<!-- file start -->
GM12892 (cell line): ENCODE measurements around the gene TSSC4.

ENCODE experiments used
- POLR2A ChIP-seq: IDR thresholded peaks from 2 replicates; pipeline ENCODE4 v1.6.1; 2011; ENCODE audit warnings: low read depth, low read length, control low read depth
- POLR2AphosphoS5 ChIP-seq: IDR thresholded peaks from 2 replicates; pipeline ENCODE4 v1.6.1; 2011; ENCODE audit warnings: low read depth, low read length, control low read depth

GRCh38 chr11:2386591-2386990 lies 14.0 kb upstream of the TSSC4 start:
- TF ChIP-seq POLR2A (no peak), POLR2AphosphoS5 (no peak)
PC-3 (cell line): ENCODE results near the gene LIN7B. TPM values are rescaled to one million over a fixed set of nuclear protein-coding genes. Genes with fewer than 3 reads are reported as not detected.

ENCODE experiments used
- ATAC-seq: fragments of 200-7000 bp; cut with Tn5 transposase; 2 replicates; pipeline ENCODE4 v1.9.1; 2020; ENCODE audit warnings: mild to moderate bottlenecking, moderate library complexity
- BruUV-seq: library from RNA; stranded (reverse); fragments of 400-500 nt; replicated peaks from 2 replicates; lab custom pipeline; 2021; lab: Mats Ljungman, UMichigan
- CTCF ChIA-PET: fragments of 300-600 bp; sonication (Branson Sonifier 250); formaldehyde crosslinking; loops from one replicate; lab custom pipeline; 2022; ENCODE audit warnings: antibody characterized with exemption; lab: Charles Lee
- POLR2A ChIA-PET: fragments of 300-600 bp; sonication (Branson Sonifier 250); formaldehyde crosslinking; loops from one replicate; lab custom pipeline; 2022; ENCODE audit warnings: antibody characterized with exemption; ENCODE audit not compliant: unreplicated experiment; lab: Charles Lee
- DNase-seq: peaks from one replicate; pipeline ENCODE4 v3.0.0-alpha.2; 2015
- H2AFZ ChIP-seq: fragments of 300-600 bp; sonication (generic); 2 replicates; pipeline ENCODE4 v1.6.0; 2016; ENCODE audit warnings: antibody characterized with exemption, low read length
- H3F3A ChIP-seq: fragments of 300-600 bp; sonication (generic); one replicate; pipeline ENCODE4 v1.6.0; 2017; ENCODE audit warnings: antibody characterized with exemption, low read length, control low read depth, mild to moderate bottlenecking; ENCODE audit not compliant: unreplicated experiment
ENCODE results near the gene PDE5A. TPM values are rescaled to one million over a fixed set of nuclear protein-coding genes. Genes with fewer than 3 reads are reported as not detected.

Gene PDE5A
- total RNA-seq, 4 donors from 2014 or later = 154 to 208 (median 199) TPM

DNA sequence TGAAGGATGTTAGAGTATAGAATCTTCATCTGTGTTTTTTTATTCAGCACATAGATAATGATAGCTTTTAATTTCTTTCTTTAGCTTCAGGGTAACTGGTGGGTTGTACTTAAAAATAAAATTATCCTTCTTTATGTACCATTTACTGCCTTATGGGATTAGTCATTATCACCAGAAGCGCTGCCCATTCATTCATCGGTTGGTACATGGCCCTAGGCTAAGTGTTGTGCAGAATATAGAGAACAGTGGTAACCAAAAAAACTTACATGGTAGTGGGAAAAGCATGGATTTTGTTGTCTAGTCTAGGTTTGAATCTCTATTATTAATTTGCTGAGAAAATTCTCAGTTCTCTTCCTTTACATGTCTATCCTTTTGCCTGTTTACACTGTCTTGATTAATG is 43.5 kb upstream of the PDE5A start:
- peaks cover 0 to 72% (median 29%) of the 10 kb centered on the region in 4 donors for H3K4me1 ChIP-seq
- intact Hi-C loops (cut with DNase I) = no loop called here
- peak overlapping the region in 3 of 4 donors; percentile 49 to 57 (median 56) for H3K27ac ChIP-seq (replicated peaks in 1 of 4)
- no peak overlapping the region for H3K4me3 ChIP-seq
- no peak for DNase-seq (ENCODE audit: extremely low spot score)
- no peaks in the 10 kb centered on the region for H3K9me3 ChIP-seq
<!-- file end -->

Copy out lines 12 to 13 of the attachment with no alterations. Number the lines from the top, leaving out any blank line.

- POLR2A ChIA-PET: fragments of 300-600 bp; sonication (Branson Sonifier 250); formaldehyde crosslinking; loops from one replicate; lab custom pipeline; 2022; ENCODE audit warnings: antibody characterized with exemption; ENCODE audit not compliant: unreplicated experiment; lab: Charles Lee
- DNase-seq: peaks from one replicate; pipeline ENCODE4 v3.0.0-alpha.2; 2015